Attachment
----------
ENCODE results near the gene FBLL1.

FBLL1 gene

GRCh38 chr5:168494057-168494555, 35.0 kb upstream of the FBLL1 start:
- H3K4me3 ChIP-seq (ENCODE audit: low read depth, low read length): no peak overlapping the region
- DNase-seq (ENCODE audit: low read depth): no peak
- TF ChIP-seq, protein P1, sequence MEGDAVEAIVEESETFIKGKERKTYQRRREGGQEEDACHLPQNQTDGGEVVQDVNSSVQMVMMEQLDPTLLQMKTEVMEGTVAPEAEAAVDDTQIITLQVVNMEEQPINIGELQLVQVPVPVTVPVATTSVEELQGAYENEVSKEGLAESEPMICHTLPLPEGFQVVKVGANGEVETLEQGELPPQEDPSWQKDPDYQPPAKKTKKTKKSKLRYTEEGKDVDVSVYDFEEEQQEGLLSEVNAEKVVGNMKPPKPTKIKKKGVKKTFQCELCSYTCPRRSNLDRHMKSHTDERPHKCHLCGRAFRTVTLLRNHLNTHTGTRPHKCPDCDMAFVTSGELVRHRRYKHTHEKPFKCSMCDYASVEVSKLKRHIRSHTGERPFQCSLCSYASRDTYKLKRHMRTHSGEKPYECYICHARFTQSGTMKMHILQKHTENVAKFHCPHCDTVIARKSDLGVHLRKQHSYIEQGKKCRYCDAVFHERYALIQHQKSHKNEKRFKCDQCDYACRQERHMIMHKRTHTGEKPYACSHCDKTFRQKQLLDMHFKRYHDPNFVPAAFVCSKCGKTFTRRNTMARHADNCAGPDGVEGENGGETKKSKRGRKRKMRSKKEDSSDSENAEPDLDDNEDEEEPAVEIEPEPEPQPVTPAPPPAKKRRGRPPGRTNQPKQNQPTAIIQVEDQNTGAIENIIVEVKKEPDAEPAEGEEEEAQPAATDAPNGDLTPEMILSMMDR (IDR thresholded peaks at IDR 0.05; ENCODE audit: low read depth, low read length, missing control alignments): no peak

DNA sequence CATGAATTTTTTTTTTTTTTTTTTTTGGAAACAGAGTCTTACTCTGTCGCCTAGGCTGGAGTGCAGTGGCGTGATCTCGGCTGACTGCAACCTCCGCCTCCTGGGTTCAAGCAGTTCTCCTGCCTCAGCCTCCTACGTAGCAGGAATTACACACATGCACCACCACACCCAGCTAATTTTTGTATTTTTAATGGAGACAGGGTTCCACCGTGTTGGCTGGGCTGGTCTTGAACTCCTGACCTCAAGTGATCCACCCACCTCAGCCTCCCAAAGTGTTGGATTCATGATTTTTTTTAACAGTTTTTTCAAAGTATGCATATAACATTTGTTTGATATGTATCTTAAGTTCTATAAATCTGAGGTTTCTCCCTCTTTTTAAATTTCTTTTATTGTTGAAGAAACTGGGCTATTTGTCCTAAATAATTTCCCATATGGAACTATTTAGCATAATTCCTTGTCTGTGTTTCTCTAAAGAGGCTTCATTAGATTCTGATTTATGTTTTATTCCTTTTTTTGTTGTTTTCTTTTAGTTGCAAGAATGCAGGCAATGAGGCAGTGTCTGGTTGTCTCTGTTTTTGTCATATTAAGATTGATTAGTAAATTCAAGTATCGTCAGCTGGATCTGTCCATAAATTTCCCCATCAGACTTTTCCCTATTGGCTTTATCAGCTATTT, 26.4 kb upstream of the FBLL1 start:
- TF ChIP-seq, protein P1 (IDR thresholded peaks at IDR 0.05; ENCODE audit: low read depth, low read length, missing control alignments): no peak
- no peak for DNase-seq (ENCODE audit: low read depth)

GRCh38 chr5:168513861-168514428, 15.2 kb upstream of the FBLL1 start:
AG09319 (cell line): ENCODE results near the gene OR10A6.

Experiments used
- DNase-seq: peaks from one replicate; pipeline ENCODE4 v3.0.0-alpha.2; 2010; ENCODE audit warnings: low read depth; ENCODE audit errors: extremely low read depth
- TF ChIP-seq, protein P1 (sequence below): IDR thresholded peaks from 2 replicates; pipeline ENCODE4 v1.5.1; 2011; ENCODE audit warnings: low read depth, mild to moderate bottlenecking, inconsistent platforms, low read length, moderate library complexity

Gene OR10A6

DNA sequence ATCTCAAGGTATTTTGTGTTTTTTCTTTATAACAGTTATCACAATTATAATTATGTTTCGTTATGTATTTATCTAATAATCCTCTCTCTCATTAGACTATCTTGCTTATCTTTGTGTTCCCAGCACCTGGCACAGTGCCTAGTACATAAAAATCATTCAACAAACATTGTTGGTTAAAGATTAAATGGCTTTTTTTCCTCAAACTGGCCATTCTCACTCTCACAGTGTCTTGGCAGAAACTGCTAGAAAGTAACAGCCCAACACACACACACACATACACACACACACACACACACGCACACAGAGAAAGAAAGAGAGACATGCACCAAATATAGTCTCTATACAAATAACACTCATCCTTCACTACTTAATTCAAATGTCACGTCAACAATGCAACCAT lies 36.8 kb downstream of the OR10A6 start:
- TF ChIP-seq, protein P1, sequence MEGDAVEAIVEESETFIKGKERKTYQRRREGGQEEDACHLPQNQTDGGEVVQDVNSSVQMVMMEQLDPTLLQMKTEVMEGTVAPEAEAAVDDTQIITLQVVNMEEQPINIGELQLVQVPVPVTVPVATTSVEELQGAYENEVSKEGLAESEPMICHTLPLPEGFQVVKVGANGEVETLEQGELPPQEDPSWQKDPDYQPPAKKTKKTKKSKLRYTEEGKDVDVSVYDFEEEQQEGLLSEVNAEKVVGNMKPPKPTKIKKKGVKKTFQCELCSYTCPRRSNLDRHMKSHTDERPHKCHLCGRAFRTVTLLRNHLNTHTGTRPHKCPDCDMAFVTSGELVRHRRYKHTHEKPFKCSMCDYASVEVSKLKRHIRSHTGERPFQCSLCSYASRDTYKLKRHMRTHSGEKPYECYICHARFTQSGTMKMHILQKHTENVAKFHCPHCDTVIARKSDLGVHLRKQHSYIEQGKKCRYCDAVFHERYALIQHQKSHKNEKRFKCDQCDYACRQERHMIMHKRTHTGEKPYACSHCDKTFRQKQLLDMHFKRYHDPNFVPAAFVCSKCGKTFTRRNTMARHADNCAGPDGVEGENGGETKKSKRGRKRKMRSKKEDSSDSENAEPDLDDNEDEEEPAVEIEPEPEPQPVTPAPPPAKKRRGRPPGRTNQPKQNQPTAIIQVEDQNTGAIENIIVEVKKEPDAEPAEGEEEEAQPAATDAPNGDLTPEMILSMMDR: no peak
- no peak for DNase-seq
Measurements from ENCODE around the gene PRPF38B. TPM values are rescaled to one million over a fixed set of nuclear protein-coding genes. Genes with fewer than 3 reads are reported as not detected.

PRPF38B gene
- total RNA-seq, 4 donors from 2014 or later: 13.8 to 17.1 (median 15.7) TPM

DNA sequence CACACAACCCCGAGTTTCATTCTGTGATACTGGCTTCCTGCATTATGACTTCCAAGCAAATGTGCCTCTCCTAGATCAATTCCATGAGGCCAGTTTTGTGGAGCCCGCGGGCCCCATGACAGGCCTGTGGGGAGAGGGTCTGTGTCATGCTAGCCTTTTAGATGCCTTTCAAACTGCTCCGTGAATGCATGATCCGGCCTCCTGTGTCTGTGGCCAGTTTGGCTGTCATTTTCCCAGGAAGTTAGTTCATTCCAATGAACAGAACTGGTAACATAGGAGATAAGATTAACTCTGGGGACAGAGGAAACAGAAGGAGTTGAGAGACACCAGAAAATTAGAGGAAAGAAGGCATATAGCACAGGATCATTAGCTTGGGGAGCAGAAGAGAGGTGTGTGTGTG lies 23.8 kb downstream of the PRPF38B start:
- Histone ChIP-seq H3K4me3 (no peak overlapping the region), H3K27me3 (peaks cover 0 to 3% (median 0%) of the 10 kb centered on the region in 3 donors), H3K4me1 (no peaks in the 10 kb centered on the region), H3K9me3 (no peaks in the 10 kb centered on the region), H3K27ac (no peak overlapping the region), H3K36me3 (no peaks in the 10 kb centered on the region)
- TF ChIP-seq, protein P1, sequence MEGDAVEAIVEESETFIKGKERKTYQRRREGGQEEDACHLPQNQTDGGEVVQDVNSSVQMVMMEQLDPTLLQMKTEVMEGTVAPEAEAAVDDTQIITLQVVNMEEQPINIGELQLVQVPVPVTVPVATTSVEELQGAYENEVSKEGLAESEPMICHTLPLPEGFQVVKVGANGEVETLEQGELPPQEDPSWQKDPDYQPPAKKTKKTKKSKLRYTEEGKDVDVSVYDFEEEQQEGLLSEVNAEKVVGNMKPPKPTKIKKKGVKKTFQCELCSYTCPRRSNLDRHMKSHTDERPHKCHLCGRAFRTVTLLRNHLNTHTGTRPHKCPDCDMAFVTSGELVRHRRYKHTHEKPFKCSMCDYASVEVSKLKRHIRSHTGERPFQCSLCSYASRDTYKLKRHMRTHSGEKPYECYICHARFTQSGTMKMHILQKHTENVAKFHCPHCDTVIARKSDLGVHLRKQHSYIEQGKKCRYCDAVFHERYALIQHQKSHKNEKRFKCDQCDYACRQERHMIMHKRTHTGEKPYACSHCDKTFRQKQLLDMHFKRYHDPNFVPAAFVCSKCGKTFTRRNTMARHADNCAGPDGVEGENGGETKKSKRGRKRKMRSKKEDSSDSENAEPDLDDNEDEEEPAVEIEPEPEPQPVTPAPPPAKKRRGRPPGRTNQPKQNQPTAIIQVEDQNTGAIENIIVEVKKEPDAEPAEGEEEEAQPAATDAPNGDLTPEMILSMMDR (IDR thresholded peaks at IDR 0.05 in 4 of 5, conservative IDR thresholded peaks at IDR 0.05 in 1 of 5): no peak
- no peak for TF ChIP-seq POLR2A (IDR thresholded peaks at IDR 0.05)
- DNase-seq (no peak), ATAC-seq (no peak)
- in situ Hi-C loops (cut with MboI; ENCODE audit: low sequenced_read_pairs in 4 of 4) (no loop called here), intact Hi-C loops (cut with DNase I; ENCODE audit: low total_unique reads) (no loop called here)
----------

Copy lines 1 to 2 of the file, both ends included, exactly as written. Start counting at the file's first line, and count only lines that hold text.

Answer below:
ENCODE results near the gene FBLL1.

FBLL1 gene